Joseph S. Salemi is editor of Trinacria and has published poems and translations in over seventy journals throughout the United States, Canada, and Great Britain. He has published four collections of poetry: Steel Masks (White Violet Press); Masquerade (Pivot Press); The Lilacs on Good Friday (The New Formalist Press); Formal Complaints (Somers Rock Press); and Nonsense Couplets (Somers Rocks Press). He has translated poems from a wide range of Greek and Roman authors, including Catullus, Martial, Juvenal, Horace, Propertius, Austonius, Theognis, and Philodemus. In addition, he has published extensive translations (with scholarly commentary and annotations) from Renaissance texts such as the Faunus poems of Pietro Bembo, the Facetiae of Poggio Bracciolini, and the Latin verse of Baldassare Castiglione. He is a recipient of a Herbert Musurillo Scholarship, a Lane Cooper Fellowship, an N.E.H. Summer Seminar Fellowship, and the 1993 Classical and Modern Literature Award. Salemi is also the winner of numerous individual prizes for his poetry. He is currently completing an epic-length satire on modern American life titled A Gallery of Ethopaths. A native of New York City, he teaches in the department of Humanities at New York University, and in the Classics Department of Hunter College, CUNY.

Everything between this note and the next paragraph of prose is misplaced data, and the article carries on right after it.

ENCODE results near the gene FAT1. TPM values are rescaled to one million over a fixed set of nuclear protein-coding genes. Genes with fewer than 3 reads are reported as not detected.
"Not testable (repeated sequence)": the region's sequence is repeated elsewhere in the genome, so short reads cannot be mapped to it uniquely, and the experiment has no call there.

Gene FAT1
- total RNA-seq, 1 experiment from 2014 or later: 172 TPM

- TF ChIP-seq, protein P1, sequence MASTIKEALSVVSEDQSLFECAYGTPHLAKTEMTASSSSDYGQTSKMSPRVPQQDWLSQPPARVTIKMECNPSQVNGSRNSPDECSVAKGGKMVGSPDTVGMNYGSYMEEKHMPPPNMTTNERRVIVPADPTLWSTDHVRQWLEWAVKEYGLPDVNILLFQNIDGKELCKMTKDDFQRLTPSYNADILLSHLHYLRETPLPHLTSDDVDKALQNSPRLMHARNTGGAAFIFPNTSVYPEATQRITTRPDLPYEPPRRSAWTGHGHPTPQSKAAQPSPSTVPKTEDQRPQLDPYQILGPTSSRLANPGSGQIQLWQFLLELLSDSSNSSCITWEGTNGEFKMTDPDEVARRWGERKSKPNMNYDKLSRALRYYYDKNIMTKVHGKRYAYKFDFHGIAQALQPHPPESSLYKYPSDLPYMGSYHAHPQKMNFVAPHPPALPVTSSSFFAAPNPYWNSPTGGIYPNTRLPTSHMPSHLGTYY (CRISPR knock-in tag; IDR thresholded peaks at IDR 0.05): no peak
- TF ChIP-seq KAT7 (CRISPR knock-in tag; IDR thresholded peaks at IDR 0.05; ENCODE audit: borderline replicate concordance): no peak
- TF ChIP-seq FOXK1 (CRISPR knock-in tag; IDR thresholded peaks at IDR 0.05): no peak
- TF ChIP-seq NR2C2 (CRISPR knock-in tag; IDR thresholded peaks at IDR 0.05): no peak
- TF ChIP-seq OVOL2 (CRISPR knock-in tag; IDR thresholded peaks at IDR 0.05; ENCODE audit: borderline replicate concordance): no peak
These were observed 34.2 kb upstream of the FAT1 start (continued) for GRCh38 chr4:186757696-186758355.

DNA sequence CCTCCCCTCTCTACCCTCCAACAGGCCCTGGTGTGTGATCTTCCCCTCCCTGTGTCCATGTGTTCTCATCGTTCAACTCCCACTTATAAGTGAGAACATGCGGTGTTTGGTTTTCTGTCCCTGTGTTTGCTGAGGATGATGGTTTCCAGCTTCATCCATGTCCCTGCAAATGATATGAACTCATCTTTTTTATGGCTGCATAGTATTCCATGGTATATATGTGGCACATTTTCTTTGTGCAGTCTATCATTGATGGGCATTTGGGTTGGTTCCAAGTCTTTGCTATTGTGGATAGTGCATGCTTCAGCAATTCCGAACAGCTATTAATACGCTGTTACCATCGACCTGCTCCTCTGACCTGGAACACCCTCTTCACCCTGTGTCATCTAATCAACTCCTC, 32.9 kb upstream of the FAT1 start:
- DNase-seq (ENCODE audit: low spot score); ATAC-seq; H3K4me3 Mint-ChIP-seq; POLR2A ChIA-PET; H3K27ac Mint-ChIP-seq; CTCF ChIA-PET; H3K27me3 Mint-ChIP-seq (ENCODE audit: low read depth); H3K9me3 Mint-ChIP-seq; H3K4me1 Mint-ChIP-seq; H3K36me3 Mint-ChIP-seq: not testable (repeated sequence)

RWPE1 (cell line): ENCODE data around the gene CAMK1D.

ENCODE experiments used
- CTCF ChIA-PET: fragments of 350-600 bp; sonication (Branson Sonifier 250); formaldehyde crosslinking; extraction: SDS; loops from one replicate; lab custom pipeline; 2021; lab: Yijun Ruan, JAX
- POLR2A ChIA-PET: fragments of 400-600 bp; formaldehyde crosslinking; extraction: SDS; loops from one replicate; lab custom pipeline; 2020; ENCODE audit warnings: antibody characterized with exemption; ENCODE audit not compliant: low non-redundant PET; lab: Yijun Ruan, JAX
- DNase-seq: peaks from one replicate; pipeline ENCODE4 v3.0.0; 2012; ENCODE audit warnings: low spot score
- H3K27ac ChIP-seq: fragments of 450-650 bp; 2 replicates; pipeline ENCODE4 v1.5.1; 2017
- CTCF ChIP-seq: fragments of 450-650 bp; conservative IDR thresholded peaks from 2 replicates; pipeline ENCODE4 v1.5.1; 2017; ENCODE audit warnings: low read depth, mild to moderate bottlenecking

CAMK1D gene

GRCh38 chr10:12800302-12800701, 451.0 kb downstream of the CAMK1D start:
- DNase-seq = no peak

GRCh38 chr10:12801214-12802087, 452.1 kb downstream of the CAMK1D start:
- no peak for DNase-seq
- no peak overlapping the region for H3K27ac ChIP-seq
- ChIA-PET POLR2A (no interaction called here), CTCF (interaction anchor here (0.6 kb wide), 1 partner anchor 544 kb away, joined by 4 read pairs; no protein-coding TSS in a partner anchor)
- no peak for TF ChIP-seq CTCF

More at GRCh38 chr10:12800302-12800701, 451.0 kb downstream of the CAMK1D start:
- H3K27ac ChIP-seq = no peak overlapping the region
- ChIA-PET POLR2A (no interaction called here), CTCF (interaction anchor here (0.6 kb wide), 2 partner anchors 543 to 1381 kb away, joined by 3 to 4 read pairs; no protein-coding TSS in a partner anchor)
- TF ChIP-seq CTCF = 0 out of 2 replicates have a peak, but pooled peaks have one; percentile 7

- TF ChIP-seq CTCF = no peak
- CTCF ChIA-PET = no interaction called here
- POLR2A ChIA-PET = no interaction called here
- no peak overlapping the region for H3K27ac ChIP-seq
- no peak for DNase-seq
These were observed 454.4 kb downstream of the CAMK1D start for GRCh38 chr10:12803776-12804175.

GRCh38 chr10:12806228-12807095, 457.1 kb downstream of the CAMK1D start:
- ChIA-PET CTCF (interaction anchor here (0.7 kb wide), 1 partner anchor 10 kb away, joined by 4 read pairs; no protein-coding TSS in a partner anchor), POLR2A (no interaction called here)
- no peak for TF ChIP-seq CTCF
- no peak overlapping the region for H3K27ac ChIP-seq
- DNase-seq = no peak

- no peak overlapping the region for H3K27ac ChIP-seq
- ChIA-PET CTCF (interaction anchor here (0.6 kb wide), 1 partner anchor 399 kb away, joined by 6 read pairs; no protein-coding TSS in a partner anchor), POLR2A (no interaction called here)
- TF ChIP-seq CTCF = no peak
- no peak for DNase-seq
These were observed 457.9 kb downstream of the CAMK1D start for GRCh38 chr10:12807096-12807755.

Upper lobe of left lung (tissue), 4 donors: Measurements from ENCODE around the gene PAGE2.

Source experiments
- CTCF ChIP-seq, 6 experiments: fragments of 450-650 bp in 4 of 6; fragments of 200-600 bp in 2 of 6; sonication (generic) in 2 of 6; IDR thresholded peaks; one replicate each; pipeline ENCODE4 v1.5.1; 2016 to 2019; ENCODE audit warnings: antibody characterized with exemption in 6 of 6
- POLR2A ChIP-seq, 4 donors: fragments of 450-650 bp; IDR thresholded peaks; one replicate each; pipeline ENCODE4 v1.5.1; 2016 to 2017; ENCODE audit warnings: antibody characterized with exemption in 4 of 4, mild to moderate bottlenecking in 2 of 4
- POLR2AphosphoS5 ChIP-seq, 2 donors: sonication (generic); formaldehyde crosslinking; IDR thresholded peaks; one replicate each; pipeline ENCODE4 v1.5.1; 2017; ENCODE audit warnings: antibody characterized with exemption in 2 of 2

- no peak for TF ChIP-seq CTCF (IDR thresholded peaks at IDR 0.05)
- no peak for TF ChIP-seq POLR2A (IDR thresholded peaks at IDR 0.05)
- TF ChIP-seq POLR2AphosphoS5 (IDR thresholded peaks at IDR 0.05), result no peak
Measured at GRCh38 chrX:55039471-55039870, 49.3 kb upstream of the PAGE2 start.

Read an interview with Mr. Salemi here.

View poems by Mr. Salemi published by the Society of Classical Poets here.

Below is a piece on Mr. Salemi republished from The Pennsylvania Review.


Me, Myself, and I

by Joseph S. Salemi

Sev­eral read­ers over time have asked me to give some account of myself and my back­ground. I would nor­mally decline such a request, since ful­fill­ing it inevitably smacks of vanity—a vice that all lit­ter­a­teurs suf­fer from, but that we all go to great lengths to keep hidden.

Notice the for­mu­laic self-effacement of every schol­arly intro­duc­tion to a crit­i­cal work or edi­tion, for exam­ple. The author takes elab­o­rate pains to thank oth­ers pro­fusely, and to sum­mon all blame for errors to him­self alone. This polite cus­tom has been around since the Renais­sance, and its pseudo-modesty was as false then as it is now.

In any case, I have decided to give the per­sonal infor­ma­tion here to stave off any fur­ther requests. If any­one takes it amiss, well… honi soit qui mal y pense. Below is a brief sketch that was intended for a spe­cial issue of a mag­a­zine that, for var­i­ous rea­sons, never appeared. I speak of myself in the third per­son, since that is what the edi­tor requested. Here goes:

Joseph S. Salemi was born in New York City in 1948. He grew up in Wood­side, one of the old­est set­tled com­mu­ni­ties in Queens County. His father, Sal­va­tore Salemi, was a dec­o­rated World War II com­bat vet­eran who also served in Mil­i­tary Intel­li­gence. His mother, Lib­erty Previti Salemi, was a legal sec­re­tary for a major New York law firm.